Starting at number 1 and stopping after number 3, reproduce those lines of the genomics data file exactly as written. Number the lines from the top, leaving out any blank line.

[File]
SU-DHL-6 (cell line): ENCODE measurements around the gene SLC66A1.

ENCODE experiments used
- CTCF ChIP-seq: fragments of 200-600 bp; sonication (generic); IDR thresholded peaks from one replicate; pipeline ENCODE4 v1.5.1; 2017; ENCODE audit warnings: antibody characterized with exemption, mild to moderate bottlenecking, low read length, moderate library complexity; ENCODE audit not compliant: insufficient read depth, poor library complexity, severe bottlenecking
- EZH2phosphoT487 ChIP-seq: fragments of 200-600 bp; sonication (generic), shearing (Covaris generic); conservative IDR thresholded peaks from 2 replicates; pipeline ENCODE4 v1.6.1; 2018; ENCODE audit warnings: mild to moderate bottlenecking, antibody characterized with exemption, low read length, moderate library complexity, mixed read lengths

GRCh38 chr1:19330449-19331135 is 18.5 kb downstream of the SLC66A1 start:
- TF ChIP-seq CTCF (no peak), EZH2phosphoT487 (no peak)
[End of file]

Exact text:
SU-DHL-6 (cell line): ENCODE measurements around the gene SLC66A1.

ENCODE experiments used
- CTCF ChIP-seq: fragments of 200-600 bp; sonication (generic); IDR thresholded peaks from one replicate; pipeline ENCODE4 v1.5.1; 2017; ENCODE audit warnings: antibody characterized with exemption, mild to moderate bottlenecking, low read length, moderate library complexity; ENCODE audit not compliant: insufficient read depth, poor library complexity, severe bottlenecking